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Do dogs have to be on a leash in Illinois? This is what cities in the eastern part of the city require by law

If you’ve ever been approached by a stray dog ​​in a southwestern Illinois park, you may have wondered whether it’s legal for the animal to roam unrestrained.

Illinois does not have a statewide law, but many municipalities have ordinances requiring dogs to be leashed in public unless they are in a designated off-leash area.

It’s important to be aware of leash requirements for safety reasons, and also because some municipalities have the power to confiscate dogs that are considered ‘at large’. You can contact your local animal control or shelter if you have lost your dog and believe it has been confiscated.

If you live in a city that requires dogs to be leashed in public and are looking for alternative ways to walk your pet, consider local dog parks or yard rentals. Another option is to let your dog sniff on a long leash in the park, although some municipalities place restrictions on the length of leash you can use.

Here’s what you need to know about the line requirements in a few cities in the East.

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Metro East Line Regulations

The City of Belleville has a local ordinance that requires animals to be kept “under control.” The city code defines restraint as a leash or a dog that reliably follows the owner’s cues, such as recall. A dog that is within the owner’s property boundaries is also considered properly secured.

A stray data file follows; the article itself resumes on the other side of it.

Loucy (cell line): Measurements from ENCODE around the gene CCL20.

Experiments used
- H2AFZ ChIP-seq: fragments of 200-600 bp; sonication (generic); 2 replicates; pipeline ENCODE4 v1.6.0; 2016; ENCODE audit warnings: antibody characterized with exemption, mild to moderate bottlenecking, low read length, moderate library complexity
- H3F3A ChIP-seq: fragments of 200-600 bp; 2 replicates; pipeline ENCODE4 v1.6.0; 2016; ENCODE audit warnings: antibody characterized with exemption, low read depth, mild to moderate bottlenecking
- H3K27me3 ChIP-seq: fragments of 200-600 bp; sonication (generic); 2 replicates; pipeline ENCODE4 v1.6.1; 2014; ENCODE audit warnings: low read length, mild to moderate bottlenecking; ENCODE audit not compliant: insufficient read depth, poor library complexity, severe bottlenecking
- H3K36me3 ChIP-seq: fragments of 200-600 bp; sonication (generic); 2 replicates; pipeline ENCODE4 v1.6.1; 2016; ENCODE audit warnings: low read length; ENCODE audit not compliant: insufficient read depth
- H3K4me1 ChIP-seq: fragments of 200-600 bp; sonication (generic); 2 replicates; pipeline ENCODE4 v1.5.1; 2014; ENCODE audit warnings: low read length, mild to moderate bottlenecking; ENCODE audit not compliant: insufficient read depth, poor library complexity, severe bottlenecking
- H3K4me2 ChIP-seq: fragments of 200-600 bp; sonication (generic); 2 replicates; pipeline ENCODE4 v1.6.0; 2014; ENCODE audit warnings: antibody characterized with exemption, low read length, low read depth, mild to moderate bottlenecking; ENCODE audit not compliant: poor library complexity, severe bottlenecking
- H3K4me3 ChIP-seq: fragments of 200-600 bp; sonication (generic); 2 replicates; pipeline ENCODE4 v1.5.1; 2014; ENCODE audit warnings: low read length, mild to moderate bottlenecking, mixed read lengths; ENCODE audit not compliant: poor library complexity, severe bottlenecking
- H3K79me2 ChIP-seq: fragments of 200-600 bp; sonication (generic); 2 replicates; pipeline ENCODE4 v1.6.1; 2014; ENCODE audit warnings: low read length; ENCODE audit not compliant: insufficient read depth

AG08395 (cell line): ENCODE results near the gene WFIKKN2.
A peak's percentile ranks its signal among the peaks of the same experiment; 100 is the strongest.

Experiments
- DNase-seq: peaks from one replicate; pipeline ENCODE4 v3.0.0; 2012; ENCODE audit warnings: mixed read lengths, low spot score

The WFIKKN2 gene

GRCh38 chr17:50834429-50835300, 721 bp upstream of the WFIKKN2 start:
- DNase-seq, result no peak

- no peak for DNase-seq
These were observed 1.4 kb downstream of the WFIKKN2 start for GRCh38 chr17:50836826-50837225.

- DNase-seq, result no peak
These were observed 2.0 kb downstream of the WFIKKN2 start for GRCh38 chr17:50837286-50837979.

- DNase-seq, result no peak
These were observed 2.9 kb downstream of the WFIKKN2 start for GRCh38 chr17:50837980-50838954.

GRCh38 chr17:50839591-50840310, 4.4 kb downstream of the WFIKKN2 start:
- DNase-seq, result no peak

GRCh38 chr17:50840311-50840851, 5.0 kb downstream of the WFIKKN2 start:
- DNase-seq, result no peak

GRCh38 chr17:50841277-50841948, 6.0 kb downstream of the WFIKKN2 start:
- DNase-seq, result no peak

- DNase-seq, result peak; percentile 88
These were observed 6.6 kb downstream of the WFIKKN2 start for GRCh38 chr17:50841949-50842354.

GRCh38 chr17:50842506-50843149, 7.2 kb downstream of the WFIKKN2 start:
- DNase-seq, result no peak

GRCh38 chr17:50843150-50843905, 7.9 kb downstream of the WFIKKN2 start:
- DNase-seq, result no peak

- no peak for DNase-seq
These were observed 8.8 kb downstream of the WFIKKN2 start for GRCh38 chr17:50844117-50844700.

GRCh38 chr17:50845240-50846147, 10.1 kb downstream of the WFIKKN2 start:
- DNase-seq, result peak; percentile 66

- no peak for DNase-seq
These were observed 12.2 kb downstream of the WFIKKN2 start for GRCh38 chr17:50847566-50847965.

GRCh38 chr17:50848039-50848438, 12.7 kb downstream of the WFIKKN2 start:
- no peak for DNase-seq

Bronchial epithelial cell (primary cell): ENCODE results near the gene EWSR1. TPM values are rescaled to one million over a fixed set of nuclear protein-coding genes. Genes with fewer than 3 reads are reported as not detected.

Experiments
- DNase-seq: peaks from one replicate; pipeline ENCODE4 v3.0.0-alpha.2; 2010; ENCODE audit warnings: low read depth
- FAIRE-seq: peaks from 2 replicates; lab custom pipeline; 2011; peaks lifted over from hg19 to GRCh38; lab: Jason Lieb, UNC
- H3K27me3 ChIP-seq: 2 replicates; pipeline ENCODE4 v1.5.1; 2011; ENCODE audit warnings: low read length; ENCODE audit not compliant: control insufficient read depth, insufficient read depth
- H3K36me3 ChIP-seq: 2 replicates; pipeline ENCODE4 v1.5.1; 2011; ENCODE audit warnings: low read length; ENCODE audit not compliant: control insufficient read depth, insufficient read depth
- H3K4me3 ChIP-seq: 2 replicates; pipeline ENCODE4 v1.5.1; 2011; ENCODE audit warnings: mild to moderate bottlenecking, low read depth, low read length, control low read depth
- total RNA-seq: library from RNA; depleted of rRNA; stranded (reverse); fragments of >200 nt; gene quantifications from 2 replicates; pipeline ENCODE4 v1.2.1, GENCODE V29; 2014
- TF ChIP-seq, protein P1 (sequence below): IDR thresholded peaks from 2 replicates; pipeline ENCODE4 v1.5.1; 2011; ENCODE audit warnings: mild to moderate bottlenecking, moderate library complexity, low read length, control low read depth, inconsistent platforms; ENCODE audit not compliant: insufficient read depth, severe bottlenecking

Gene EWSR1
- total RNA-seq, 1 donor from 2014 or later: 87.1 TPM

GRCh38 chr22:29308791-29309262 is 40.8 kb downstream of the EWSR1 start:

Collinsville has an ordinance that requires dogs and cats to be kept on a leash no longer than 12 feet when off the owner’s property.

Edwardsville Municipal Code requires dogs to be on a leash in parks, except in designated off-leash areas such as dog parks.

In Swansea, dogs may be on a lead in public parks and public paths, no longer than 6 feet.

East St. Louis requires dogs to be on a leash, defined as a leash, tethered where they cannot reach people, confined in a fenced yard where they cannot escape or in a home.

Fairview Heights city code says dogs are considered “at large” unless they are on a leash, in a fence or in a building or car. Police dogs and on-duty service dogs are exempt.

O’Fallon requires dogs to be on a leash at all times unless they are on their owner’s property or in a designated off-leash area.

Have a question about Illinois law for our service journalism team? We’d love to hear from you. Complete our Metro-East Matters form below.